Antisemitism:Prejudice against or hatred of Jews — known as antisemitism — has plagued the world for more than 2,000 years. The Holocaust, the state-sponsored persecution and murder of European Jews by Nazi Germany and its collaborators between 1933 and 1945, is history’s most extreme example of antisemitism. Yet even in the aftermath of the Holocaust, antisemitism remains a continuing threat.
Voices on Antisemitism features a broad range of perspectives about antisemitism and hatred today.
WARNING: THIS FILM CONTAINS NEWSREEL CLIPS OF NAZI CONCENTRATION CAMPS.
"The Stranger" - a 1946 film by (and starring) Orson Welles - is believed to be the first post-war movie to include newsreel clips of Nazi concentration camps. It received an Academy-Award nomination for best screenplay.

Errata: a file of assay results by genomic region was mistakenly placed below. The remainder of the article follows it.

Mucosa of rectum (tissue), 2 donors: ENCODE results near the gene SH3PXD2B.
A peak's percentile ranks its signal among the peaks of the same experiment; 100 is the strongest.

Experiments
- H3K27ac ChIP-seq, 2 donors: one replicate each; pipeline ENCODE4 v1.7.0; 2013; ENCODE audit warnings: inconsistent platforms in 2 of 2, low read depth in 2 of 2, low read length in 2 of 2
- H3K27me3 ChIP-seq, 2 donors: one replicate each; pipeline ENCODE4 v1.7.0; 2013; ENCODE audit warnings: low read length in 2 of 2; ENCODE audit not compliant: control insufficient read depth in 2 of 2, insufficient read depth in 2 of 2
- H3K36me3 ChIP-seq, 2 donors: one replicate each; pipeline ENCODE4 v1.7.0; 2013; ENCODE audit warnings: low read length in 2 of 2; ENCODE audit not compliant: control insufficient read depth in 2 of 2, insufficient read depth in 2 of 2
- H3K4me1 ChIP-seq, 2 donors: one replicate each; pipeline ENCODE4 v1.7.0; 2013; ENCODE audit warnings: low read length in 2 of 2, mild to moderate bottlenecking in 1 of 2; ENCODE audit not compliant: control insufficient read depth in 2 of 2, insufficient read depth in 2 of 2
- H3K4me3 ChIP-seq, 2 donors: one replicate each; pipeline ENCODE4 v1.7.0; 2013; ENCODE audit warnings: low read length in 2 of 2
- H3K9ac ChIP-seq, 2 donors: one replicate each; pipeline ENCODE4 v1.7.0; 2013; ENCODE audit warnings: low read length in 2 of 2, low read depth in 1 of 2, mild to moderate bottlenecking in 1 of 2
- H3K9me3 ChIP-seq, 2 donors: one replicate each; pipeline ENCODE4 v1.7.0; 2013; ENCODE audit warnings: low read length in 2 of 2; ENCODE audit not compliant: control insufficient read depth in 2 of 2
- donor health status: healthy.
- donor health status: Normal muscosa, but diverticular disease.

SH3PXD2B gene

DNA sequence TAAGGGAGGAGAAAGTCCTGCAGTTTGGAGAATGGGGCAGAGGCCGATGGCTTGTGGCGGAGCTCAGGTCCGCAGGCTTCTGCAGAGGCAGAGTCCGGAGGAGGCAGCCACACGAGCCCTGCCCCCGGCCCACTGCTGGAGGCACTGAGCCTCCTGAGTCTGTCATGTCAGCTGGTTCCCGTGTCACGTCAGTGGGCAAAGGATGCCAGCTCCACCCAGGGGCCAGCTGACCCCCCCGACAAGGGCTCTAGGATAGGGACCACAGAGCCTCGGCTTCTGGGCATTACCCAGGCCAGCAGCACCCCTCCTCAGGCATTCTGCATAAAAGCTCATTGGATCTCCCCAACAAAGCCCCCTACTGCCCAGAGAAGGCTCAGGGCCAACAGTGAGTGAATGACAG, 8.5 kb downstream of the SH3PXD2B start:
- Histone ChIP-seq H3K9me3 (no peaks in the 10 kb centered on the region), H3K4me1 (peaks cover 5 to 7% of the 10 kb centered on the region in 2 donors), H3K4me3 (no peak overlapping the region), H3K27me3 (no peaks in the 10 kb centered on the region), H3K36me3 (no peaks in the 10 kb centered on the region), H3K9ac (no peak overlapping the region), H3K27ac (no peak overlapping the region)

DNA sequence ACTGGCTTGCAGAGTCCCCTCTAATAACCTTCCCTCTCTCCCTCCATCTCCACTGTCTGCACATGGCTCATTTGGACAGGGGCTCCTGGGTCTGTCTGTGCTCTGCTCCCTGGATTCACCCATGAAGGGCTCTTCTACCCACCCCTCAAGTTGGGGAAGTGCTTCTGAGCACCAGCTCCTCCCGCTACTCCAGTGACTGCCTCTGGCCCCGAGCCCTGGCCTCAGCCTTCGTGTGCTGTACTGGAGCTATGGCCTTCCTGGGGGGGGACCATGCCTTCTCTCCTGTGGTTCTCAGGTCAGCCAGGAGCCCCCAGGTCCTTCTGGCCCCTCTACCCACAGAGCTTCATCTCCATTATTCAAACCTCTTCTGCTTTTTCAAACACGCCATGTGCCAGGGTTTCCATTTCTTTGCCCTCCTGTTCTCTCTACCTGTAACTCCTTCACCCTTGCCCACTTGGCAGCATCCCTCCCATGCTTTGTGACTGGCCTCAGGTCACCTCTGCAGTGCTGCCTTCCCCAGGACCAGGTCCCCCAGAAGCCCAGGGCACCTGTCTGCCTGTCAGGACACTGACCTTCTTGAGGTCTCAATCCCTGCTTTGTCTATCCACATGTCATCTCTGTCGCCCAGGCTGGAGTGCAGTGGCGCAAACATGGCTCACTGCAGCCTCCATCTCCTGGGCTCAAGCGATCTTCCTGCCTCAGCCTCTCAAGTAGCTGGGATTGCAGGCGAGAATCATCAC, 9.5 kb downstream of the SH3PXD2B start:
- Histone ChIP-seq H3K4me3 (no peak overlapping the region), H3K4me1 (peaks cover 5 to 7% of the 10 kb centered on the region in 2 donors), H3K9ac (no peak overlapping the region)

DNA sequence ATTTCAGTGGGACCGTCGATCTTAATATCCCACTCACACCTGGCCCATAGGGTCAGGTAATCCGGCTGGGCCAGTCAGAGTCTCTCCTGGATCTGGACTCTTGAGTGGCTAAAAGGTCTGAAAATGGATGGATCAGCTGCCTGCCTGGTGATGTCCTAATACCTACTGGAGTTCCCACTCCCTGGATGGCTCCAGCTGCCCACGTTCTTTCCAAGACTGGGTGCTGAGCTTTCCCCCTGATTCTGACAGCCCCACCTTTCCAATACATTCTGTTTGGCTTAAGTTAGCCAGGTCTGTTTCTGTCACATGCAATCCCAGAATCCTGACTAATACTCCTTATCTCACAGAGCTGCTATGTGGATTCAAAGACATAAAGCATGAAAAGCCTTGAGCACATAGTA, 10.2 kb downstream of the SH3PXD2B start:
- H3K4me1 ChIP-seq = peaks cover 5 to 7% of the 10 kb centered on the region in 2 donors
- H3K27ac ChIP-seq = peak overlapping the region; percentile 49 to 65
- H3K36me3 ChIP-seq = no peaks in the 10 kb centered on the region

The story features Franz Kindler, a former high-ranking Nazi (presumably modeled after Martin Bormann) who has escaped Germany. Since no photos of him exist, Kindler is able to elude capture (and trial) by the War Crimes Commission. Leaving Europe, he travels to America where he settles in a small Connecticut town. As part of his new life, Kindler has a new name (Charles Rankin) and a new job (professor at a prep school).
Among various themes in this film, Orson Welles explores whether it is possible for evil to penetrate small-town life. The question is no longer whether the "wolf is at the door." The question is what happens when a small town opens the door, then lets the wolf in? How could resident evil to so effortlessly move into, and become part of, the fabric of small-town life?
The entire film, now in the public domain, is shown here." Courtesy of Awesome Stories.